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14 Reasons Why Nobody Used Your jQuery Plugin

Posted: 07 May 2012 03:45 AM PDT

With so many folks developing jQuery plugins, it’s not uncommon to come across one that just plain – for lack of better words – sucks. There’s no examples or documentation, the plugin doesn’t follow best practices, etc. But you’re one of the lucky ones: this article will detail the pitfalls that you must avoid.

jQuery is no stranger to those of you frequent Nettuts+. Jeffrey Way’s awesome 30 Days to Learn jQuery (and various other tutorials here and elsewhere) have led us all down the path to Sizzle-powered awesomesauce. In all the hype (and a lot of leaps in JavaScript adoption by developers and browser vendors), plenty of plugins have come onto the scene. This is partially why jQuery has become the most popular JavaScript library available! The only problem is that many of them aren’t too great.

In this article, we’ll focus less on the JavaScript specifically, and more on best practices for plugin delivery.

1 – You Aren’t Making a jQuery Plugin

There are some patterns that are, more or less, universally accepted as “The Right Way” to create jQuery plugins. If you aren’t following these conventions, your plugin may… suck! Consider one of the most common patterns:

(function($, window, undefined){
$.fn.myPlugin = function(opts) {
	var defaults = {
		// setting your default values for options

  // extend the options from defaults with user's options
  var options = $.extend(defaults, opts || {});

	return this.each(function(){ // jQuery chainability
	  // do plugin stuff
})(jQuery, window);

First, we are creating a self-invoking anonymous function to shield ourselves from using global variables. We pass in $, window, and undefined. The arguments the self invoking function is called with are jQuery and window; nothing is passed in for undefined, so that if we decide to use the undefined keyword within the plugin, “undefined” actually will be undefined.

This shields from other scripts potentially assigning a malicious value to undefined, such as true!

$ is passed as jQuery; we do it this way to ensure that, outside of the anonymous function, $ can still refer to something else entirely, such as Prototype.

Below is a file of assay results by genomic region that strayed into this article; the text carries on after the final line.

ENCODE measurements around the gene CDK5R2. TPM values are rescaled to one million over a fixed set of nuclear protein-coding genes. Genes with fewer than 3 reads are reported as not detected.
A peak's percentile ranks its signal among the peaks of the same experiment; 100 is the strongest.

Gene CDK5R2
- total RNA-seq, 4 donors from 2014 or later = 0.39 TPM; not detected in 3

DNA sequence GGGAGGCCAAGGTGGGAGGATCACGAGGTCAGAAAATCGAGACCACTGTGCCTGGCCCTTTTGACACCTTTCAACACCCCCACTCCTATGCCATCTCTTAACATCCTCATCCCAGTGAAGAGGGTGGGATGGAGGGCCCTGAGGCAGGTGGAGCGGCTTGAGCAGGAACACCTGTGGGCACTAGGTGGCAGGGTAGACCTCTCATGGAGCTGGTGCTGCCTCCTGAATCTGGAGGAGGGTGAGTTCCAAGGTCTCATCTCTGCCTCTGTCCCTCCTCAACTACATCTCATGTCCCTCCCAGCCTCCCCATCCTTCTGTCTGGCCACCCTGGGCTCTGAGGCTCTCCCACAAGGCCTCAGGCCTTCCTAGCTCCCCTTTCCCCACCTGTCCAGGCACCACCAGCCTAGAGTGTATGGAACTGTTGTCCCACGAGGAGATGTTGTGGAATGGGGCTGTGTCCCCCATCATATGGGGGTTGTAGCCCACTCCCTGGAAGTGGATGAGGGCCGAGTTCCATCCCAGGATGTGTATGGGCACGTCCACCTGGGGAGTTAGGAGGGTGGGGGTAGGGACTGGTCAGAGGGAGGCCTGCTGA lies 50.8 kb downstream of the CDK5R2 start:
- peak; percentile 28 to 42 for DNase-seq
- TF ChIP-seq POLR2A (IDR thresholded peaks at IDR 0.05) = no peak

Passing the variable for the globally accessible window object allows for more compressed code through the minification processes (which you should be doing, as well).

Next, we are using the jQuery plugin pattern, $.fn.PluginName. This is a way of registering your plugin to be used with the $(selector).method() format. It simply extends jQuery’s prototype with your new method. If you want to instead create a plugin that defines a function on the jQuery object, add it directly, like so:

$.PluginName = function(options){
	// extend options, do plugin stuff

This type of plugin won’t be chainable, as functions that are defined as properties of the jQuery object typically don’t return the jQuery object. For instance, consider the following code:

$.splitInHalf = function(stringToSplit){
	var length = stringToSplit.length;
	var stringArray = stringToSplit.split(stringToSplit[Math.floor(length/2)]);
	return stringArray;

Here, we are returning an array of strings. It makes sense to simply return this as an array, as this is likely what users will want to use (and they can easily wrap it in the jQuery object if they wish). In contrast, consider the following contrived example:

$.getOddEls = function(jQcollection){ //
	return jQcollection.filter(function(index){
		var i = index+1;
		return (index % 2 != 0);

In this case, the user is probably expecting the jQuery object to return from $.getOddEls; so, we return the filter method, which returns the jQuery collection defined by the function that is passed. A good rule of thumb is to wrap returned elements in the jQuery function, especially if they can be chained; if you are returning arrays, strings, numbers, functions, or other data types, leave them unwrapped.

2 - You Aren’t Documenting Your Code (Correctly)

Arguably, the most important thing you can do when publishing your code is add the necessary documentation. The gap between what you explain to developers and what the code actually does or can do is the time that users don’t want to waste figuring out the ins and outs of your code.

Documentation is a practice that doesn’t have any hard-fast rules; however, it is generally accepted that the more (well organized) documentation you have, the better.

This process should be both an internal practice (within/interspersed throughout your code) as well as an external practice (explaining every public method, option, and multiple use cases thoroughly in a wiki or readme).

3 – You Aren’t Providing Enough Flexibility or Customizability

The most popular plugins offer full access to variables (what most plugins refer to as “options” objects) that a user may want to control. They also may offer many different configurations of the plugin so that it is reusable in many different contexts. For instance, let’s consider a simple slider plugin. Options that the user might wish to control include the speed, type, and delay of the animation.

It’s good practice to also give the user access to classnames/ID names which are added to the DOM elements inserted or manipulated by the plugin. But beyond this, they may also want to have access to a callback function every time the slide transitions, or perhaps when the slide transitions back to the beginning (one full “cycle”).

It’s your job to think of all possible uses and needs for the plugin.

Let’s consider another example: a plugin that makes a call to an API should provide access to the API’s returned object. Take the following example of a simple plugin concep:.

$.fn.getFlickr = function(opts) {
	return this.each(function(){ // jQuery chainability
		var defaults = { // setting your default options
			cb : function(data){},
			flickrUrl : // some default value for an API call
	    // extend the options from defaults with user's options